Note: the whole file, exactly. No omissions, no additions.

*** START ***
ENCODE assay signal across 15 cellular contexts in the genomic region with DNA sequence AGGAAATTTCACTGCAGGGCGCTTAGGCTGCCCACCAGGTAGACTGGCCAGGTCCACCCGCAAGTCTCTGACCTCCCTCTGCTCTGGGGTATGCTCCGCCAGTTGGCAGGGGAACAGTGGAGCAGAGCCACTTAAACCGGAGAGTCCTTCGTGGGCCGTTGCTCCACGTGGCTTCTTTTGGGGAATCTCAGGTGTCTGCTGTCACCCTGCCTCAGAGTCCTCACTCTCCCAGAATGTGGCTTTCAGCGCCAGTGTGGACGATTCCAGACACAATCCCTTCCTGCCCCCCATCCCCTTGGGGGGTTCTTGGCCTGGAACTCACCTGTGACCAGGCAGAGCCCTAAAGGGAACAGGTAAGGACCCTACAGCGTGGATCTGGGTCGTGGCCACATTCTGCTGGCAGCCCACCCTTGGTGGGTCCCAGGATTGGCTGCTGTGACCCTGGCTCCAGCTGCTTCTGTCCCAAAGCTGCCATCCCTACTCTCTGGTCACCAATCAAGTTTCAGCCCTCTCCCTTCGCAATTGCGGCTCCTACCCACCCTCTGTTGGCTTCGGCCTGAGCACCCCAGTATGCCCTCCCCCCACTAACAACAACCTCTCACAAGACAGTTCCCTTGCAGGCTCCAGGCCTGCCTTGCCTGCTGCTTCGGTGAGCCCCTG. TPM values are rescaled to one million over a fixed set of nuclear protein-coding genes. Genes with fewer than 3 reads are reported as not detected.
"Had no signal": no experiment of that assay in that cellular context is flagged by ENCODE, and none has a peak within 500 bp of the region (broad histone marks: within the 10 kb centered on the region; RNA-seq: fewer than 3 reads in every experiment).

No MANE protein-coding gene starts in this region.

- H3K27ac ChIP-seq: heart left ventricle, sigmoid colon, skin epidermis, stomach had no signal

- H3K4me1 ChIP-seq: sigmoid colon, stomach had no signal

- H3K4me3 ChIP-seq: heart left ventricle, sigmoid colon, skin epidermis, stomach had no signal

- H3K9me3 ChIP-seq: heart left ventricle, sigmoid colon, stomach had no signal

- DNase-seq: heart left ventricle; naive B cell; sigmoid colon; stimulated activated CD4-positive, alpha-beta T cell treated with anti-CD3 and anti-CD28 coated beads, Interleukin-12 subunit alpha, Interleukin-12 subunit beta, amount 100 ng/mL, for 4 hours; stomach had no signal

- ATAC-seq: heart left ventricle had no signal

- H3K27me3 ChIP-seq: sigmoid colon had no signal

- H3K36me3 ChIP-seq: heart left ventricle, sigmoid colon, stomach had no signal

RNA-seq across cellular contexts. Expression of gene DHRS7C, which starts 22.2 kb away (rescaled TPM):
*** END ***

ENCODE assay signal across 15 cellular contexts in the genomic region with DNA sequence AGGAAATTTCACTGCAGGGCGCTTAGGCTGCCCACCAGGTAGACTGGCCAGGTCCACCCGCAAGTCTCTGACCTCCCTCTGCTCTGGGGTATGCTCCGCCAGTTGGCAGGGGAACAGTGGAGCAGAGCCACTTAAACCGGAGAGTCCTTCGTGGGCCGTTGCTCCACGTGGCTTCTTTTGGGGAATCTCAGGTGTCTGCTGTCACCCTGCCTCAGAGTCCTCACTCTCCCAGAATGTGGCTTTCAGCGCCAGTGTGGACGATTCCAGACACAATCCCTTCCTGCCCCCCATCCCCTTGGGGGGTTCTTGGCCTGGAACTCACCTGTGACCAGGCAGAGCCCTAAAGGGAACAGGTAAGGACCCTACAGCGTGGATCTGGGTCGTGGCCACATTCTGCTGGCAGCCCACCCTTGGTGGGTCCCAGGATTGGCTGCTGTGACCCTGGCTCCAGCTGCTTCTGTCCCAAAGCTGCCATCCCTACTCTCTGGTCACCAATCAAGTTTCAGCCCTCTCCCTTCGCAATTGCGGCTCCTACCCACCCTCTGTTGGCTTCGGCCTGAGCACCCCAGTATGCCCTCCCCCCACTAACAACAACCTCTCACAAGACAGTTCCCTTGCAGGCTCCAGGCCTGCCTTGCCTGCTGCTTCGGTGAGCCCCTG. TPM values are rescaled to one million over a fixed set of nuclear protein-coding genes. Genes with fewer than 3 reads are reported as not detected.
"Had no signal": no experiment of that assay in that cellular context is flagged by ENCODE, and none has a peak within 500 bp of the region (broad histone marks: within the 10 kb centered on the region; RNA-seq: fewer than 3 reads in every experiment).

No MANE protein-coding gene starts in this region.

- H3K27ac ChIP-seq: heart left ventricle, sigmoid colon, skin epidermis, stomach had no signal

- H3K4me1 ChIP-seq: sigmoid colon, stomach had no signal

- H3K4me3 ChIP-seq: heart left ventricle, sigmoid colon, skin epidermis, stomach had no signal

- H3K9me3 ChIP-seq: heart left ventricle, sigmoid colon, stomach had no signal

- DNase-seq: heart left ventricle; naive B cell; sigmoid colon; stimulated activated CD4-positive, alpha-beta T cell treated with anti-CD3 and anti-CD28 coated beads, Interleukin-12 subunit alpha, Interleukin-12 subunit beta, amount 100 ng/mL, for 4 hours; stomach had no signal

- ATAC-seq: heart left ventricle had no signal

- H3K27me3 ChIP-seq: sigmoid colon had no signal

- H3K36me3 ChIP-seq: heart left ventricle, sigmoid colon, stomach had no signal

RNA-seq across cellular contexts. Expression of gene DHRS7C, which starts 22.2 kb away (rescaled TPM):